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Three divergent lineages within an Australian marsupial (Petrogale penicillata) suggest multiple major refugia for mesic taxa in southeast Australia

Authors

  • Stephanie L. Hazlitt,

    1. Department of Forest Sciences, Centre for Applied Conservation Research, University of British Columbia, Vancouver, British Columbia, Canada
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  • Anne W. Goldizen,

    1. School of Biological Sciences, University of Queensland, St Lucia, Queensland, Australia
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  • James A. Nicholls,

    1. Institute of Evolutionary Biology, University of Edinburgh, Edinburgh, U.K
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  • Mark D. B. Eldridge

    Corresponding author
    1. Australian Museum Research Institute, Australian Museum, Sydney, New South Wales, Australia
    2. Department of Biological Sciences, Macquarie University, Sydney, New South Wales, Australia
    • Correspondence

      Mark D. B. Eldridge, Australian Museum Research Institute, Australian Museum, 6 College St, Sydney, NSW 2010, Australia.

      Tel: +61 2 9230 6320;

      Fax: +61 2 9320 6059;

      E-mail: mark.eldridge@austmus.gov.au

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Abstract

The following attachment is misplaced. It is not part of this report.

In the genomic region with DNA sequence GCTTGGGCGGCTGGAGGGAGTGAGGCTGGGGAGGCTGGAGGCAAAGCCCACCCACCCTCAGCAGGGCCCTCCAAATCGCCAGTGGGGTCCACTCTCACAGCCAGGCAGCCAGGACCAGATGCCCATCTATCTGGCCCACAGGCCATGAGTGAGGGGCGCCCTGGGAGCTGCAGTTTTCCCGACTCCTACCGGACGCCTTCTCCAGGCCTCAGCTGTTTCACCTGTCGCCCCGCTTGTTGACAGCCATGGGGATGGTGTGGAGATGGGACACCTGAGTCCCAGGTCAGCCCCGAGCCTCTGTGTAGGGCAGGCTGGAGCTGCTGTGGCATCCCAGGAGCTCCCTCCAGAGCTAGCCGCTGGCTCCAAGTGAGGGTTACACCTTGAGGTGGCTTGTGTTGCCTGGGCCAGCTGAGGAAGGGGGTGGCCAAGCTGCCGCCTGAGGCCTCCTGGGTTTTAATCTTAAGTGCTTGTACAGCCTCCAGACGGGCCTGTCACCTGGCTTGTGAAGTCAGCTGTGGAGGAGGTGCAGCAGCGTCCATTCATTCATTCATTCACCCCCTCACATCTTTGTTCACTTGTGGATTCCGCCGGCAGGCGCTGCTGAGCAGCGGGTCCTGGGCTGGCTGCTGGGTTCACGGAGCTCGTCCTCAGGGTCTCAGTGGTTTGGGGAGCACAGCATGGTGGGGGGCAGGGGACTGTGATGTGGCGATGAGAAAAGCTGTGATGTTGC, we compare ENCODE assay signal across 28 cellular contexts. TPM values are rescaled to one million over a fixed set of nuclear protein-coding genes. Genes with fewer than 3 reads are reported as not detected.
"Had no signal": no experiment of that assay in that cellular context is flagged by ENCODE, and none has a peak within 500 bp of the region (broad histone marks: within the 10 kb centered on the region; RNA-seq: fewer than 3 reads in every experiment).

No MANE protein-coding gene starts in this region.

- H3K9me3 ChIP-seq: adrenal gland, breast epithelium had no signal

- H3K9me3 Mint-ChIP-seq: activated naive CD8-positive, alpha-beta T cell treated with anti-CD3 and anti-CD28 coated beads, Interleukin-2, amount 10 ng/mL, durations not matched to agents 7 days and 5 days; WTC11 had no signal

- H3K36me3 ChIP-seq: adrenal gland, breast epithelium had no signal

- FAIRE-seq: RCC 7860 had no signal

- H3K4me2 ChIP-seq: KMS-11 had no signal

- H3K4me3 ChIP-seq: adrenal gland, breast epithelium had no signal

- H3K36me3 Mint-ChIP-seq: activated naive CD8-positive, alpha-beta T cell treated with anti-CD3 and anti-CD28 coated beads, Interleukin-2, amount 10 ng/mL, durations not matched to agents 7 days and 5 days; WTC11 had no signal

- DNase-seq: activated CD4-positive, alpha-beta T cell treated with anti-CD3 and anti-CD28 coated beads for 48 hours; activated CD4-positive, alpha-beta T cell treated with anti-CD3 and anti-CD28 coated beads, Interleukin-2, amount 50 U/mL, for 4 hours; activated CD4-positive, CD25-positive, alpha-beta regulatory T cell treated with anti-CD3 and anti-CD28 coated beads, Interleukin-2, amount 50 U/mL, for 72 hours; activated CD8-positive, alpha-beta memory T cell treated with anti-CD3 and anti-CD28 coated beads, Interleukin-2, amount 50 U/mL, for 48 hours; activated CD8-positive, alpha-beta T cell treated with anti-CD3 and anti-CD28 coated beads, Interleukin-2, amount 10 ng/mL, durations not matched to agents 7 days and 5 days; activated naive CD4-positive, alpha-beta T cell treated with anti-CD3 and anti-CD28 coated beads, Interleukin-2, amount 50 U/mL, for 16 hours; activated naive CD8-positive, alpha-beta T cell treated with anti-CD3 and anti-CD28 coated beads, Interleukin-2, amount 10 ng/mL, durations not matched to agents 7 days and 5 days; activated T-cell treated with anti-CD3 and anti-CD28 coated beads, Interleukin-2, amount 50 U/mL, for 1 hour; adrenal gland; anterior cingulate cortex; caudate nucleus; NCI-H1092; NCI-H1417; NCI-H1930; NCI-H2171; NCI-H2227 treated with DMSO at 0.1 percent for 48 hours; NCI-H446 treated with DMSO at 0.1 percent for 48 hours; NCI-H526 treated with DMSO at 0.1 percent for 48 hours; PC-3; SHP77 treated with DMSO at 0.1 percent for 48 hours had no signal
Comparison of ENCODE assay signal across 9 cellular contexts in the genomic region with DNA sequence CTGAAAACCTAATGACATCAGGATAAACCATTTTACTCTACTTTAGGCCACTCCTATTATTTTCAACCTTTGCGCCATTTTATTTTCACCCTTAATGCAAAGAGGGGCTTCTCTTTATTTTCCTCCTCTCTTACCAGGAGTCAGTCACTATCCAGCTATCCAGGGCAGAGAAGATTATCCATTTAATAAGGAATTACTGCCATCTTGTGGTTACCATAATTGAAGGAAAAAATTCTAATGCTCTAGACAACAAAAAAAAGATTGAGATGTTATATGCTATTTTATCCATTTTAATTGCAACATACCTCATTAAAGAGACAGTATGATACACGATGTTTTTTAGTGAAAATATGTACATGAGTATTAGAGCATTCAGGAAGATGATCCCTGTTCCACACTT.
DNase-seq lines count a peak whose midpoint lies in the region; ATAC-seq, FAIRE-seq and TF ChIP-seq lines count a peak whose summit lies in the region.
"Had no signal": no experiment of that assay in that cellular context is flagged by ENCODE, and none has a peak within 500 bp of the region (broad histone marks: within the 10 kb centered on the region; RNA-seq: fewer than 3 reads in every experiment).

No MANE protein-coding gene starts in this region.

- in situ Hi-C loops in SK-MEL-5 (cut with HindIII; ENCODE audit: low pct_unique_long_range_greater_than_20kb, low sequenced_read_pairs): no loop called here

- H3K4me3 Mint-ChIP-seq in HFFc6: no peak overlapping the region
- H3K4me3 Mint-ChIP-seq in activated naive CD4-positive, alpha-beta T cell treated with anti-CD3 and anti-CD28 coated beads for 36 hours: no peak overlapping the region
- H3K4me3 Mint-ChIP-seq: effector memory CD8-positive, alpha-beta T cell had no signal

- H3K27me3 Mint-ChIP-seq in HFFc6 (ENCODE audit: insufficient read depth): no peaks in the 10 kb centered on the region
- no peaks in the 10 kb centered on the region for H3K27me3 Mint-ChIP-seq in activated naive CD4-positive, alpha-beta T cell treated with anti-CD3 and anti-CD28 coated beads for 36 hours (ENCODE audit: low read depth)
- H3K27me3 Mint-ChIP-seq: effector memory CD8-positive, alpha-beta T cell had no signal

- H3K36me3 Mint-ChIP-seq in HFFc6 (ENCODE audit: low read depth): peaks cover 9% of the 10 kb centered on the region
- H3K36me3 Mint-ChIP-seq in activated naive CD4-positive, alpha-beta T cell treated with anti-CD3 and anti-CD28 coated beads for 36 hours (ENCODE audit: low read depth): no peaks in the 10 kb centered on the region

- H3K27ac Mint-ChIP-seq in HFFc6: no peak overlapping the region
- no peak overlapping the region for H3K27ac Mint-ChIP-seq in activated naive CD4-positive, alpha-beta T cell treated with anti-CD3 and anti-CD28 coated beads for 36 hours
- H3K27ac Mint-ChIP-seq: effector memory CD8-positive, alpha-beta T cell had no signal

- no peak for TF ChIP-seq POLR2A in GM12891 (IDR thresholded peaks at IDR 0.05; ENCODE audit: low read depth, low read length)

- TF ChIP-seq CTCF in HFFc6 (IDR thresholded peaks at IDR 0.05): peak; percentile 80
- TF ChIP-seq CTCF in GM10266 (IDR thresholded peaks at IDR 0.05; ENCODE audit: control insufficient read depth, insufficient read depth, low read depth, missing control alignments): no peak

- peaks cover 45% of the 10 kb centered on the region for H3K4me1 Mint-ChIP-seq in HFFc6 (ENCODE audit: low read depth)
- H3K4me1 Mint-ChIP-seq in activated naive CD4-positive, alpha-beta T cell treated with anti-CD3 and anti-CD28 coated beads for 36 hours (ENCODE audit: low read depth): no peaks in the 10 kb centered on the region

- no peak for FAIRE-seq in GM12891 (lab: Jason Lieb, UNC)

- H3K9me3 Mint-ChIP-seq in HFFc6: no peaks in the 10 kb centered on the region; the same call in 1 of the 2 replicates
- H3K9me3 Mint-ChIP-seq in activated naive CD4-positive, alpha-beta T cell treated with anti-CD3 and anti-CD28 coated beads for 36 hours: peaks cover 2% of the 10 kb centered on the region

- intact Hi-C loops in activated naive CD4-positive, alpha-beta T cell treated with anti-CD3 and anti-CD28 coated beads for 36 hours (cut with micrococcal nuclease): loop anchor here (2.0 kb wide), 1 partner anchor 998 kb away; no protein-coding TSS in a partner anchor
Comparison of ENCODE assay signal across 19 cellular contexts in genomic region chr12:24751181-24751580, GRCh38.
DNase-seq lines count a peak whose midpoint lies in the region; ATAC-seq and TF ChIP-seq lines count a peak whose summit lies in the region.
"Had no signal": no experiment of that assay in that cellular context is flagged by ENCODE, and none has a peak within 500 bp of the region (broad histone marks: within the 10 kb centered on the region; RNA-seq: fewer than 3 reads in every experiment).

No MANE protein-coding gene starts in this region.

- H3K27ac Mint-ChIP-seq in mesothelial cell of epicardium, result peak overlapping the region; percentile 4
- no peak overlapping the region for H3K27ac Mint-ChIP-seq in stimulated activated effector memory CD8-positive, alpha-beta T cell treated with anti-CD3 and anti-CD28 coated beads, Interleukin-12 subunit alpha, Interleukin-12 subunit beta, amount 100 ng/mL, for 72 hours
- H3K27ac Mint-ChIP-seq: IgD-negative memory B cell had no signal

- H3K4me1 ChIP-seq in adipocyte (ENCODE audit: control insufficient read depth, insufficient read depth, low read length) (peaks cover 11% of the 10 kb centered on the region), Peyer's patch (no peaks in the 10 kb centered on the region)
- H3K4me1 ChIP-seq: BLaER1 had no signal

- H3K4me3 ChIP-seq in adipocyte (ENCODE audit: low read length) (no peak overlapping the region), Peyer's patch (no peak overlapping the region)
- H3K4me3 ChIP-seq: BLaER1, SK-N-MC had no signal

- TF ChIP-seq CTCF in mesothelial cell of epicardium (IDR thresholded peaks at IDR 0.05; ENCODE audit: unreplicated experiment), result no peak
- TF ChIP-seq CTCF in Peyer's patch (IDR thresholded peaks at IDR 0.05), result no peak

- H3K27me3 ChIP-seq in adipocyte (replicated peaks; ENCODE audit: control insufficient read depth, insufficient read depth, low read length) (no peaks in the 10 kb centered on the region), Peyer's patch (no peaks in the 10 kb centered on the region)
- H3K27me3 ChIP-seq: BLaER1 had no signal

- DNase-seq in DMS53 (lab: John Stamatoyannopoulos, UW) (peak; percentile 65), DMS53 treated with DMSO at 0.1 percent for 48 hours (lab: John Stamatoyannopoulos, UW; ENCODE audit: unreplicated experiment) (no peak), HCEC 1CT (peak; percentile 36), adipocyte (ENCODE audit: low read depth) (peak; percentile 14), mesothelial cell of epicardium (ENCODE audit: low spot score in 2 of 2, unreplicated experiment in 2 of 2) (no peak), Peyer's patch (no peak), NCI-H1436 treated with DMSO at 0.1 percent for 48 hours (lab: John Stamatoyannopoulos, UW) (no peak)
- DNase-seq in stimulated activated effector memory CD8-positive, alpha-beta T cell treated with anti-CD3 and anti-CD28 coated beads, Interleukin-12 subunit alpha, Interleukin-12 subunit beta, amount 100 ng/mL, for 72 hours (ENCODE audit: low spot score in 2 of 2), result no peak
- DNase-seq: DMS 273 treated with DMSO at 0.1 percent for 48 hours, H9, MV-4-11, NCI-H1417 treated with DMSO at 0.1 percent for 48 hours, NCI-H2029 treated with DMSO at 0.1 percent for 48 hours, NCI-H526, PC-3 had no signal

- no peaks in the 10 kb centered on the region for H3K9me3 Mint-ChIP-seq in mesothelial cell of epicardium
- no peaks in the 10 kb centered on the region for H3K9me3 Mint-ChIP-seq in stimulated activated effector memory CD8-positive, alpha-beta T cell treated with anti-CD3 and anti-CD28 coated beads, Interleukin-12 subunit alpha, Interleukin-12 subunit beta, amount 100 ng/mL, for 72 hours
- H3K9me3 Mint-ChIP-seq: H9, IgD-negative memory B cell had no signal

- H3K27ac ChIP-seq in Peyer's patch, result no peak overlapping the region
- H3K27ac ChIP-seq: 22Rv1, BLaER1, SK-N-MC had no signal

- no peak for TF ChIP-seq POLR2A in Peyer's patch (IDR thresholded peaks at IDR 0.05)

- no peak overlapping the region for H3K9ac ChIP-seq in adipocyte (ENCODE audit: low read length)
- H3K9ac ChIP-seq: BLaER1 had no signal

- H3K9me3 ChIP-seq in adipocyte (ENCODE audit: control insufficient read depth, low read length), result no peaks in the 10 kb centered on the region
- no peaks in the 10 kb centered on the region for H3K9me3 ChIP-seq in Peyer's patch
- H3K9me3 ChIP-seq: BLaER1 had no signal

Mesic southeastern Australia represents the continent's ancestral biome and is highly biodiverse, yet its phylogeographic history remains poorly understood. Here, we examine mitochondrial DNA (mtDNA) control region and microsatellite diversity in the brush-tailed rock-wallaby (Petrogale penicillata;= 279 from 31 sites), to assess historic evolutionary and biogeographic processes in southeastern Australia. Our results (mtDNA, microsatellites) confirmed three geographically discrete and genetically divergent lineages within brush-tailed rock-wallabies, whose divergence appears to date to the mid-Pleistocene. These three lineages had been hypothesized previously but data were limited. While the Northern and Central lineages were separated by a known biogeographic barrier (Hunter Valley), the boundary between the Central and Southern lineages was not. We propose that during particularly cool glacial cycles, the high peaks of the Great Dividing Range and the narrow adjacent coastal plain resulted in a more significant north–south barrier for mesic taxa in southeastern Australia than has been previously appreciated. Similarly, located phylogeographic breaks in codistributed species highlight the importance of these regions in shaping the distribution of biodiversity in southeastern Australia and suggest the existence of three major refuge areas during the Pleistocene. Substructuring within the northern lineage also suggests the occurrence of multiple local refugia during some glacial cycles. Within the three major lineages, most brush-tailed rock-wallaby populations were locally highly structured, indicating limited dispersal by both sexes. The three identified lineages represent evolutionarily significant units and should be managed to maximize the retention of genetic diversity within this threatened species.

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